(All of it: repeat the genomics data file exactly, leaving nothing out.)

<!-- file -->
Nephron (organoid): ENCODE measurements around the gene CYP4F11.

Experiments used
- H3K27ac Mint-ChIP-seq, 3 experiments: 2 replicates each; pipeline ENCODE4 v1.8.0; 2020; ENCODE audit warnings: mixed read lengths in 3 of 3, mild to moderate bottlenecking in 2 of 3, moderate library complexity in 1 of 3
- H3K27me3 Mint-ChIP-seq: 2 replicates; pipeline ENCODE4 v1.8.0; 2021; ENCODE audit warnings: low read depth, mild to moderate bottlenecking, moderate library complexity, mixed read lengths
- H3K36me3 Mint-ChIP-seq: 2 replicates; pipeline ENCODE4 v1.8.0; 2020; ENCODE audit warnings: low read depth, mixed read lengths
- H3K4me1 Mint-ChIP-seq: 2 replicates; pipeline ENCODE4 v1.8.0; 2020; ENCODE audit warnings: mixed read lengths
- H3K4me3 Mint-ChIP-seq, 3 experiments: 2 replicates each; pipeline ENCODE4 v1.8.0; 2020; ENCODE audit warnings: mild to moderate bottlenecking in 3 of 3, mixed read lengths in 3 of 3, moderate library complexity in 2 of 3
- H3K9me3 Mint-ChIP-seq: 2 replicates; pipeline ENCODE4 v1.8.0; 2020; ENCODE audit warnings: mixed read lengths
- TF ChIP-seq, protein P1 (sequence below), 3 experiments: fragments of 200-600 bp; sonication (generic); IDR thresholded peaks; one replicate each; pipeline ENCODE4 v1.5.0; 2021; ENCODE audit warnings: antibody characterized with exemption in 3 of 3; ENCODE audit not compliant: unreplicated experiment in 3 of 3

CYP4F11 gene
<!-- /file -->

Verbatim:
Nephron (organoid): ENCODE measurements around the gene CYP4F11.

Experiments used
- H3K27ac Mint-ChIP-seq, 3 experiments: 2 replicates each; pipeline ENCODE4 v1.8.0; 2020; ENCODE audit warnings: mixed read lengths in 3 of 3, mild to moderate bottlenecking in 2 of 3, moderate library complexity in 1 of 3
- H3K27me3 Mint-ChIP-seq: 2 replicates; pipeline ENCODE4 v1.8.0; 2021; ENCODE audit warnings: low read depth, mild to moderate bottlenecking, moderate library complexity, mixed read lengths
- H3K36me3 Mint-ChIP-seq: 2 replicates; pipeline ENCODE4 v1.8.0; 2020; ENCODE audit warnings: low read depth, mixed read lengths
- H3K4me1 Mint-ChIP-seq: 2 replicates; pipeline ENCODE4 v1.8.0; 2020; ENCODE audit warnings: mixed read lengths
- H3K4me3 Mint-ChIP-seq, 3 experiments: 2 replicates each; pipeline ENCODE4 v1.8.0; 2020; ENCODE audit warnings: mild to moderate bottlenecking in 3 of 3, mixed read lengths in 3 of 3, moderate library complexity in 2 of 3
- H3K9me3 Mint-ChIP-seq: 2 replicates; pipeline ENCODE4 v1.8.0; 2020; ENCODE audit warnings: mixed read lengths
- TF ChIP-seq, protein P1 (sequence below), 3 experiments: fragments of 200-600 bp; sonication (generic); IDR thresholded peaks; one replicate each; pipeline ENCODE4 v1.5.0; 2021; ENCODE audit warnings: antibody characterized with exemption in 3 of 3; ENCODE audit not compliant: unreplicated experiment in 3 of 3

CYP4F11 gene